1. I agree with Mr. Liccardo that bike riding on sidewalks is becoming a problem. I live near 2nd and Bassett and people in that neighborhood ride on sidewalks all the time. Unfortunately, many bicyclists think the world revolves around them.

  2. Oh, another discount for developers by Reed?  Who would have thought…

    $130M to renovate Convention Center- clearly money well spent while Streets are in shambles, The Water Treatment Plant suffers personnel losses, crime rises… and the Reed fiddles.

  3. Isn’t that Rose’s own son she’s giving a commendation to? Sure looks like him. Nepotism is at work here… Just like when she voted to forgive a $600,000 loan to her son’s employer!

    Just sayin…

    • Yes, that is indeed her son, David Herrera, founding principal of the Alum Rock Downtown College Prep School, that was the beneficiary of a $600,000 loan that was forgiven by the Council on June 18.

      The conditions for this loan forgiveness state that DCP shall merely add grades 9-12 over the next three years.

      According to Reed’s justification, by having DCP do this would create enough of a “public benefit” to justify the $600,000 loan forgiveness. When checking DCP’s own website at the time this item was going before Council, DCP was already moving in that direction of having all three grades open by next year.
      This really is a very low achievement bar in light that DCP was already going to expand to grades 9-12.  Was this even a meaningful performance measure, or simply a means to deliver a gift?  Especially galling is that this $600,000 loan forgiveness is coming from a City that, according to Mayor Reed, is already struggling to provide basic services to its residents.
      This issue has been on the Reed’s and the Council’s radar for some time, so councilmember Herrera was certainly aware of the potential conflict of interest that was about to come up.  Ultimately the loan forgiveness package was item 2.29 on the Consent Calendar, and passed handily with a 9-2 vote, which include Herrera’s yes vote. Noes were cast only by Constant and Rocha.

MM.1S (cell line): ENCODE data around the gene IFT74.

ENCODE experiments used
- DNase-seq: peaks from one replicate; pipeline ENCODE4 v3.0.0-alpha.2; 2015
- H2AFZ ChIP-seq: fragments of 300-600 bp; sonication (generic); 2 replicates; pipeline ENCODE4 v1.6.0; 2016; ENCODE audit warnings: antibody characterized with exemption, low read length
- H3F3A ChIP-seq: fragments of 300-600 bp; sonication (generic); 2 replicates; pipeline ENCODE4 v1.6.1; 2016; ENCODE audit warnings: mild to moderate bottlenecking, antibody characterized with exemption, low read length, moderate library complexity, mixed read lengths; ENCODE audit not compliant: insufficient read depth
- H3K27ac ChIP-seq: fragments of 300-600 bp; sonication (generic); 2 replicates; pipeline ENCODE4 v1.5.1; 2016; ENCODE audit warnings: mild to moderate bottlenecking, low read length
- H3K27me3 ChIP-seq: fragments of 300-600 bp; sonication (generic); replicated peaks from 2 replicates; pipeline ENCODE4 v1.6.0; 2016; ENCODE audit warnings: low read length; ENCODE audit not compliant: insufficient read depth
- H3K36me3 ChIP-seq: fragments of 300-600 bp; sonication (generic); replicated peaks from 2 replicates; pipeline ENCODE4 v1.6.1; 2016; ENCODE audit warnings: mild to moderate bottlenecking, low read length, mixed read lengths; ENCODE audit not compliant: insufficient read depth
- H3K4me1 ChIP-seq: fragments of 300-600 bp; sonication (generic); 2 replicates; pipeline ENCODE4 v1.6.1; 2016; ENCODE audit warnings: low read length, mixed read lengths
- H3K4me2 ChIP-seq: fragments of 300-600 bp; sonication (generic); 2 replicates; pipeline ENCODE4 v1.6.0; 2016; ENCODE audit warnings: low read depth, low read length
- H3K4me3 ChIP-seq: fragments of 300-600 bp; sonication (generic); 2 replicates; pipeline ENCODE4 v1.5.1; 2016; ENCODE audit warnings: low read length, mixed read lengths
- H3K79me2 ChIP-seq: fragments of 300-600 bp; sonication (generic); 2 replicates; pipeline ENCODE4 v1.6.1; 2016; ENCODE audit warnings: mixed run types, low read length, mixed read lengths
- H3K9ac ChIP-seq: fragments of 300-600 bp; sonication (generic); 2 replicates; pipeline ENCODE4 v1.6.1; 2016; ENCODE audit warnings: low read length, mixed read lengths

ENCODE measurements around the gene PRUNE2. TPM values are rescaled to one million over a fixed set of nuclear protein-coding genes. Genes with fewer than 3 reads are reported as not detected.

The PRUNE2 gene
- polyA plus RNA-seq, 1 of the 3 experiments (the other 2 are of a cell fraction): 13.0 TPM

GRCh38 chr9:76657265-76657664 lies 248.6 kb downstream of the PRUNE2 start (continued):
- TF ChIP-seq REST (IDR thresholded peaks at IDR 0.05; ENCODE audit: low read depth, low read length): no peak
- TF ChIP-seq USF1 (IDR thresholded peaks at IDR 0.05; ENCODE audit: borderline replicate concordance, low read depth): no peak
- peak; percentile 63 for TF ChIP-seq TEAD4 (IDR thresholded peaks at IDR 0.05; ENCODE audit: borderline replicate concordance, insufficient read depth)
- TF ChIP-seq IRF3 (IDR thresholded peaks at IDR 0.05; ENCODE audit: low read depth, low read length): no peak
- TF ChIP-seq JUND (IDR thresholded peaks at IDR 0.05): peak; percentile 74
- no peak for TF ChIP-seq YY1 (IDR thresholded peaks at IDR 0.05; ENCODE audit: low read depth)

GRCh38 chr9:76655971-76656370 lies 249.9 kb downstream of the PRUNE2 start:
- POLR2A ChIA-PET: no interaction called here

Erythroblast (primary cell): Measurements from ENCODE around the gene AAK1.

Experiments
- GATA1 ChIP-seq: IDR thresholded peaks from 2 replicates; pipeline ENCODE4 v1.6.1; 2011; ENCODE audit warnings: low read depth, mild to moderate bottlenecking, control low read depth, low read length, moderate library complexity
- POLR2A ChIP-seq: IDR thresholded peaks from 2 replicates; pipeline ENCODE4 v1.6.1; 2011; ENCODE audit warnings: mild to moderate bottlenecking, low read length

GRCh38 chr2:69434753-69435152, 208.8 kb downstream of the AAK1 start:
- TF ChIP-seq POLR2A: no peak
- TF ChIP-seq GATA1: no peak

It is difficult to imagine that some sort of conversation did not take place in the halls of the 18th floor about this looming conflict of interest, especially since this was on the Mayor’s March Budget message well before the actual Council vote. 
      (See 2.r: )
      It is depressing that under the banner of Open and Transparent Government, that this extreme lapse of judgment on councilmember Herrera’s part even took place.
      Then there is the issue of should the City even be providing loans or gifts of funds to charter schools, especially since they already receive support from the school districts in which they are located.  And where does the City draw the line on which schools will receive funds from the City?  Is it all of them, including public schools?  This is something that the City has absolutely no business getting involved.

      Unfortunately, this is not the last of the City’s involvement with charter schools.  According to the Mayor’s June Budget Message, the City has budgeted $250,000 to explore “partnership opportunities” with ACE Charter School, located in the Franklin McKinley school district.
      (see Spending Proposals 1.p: )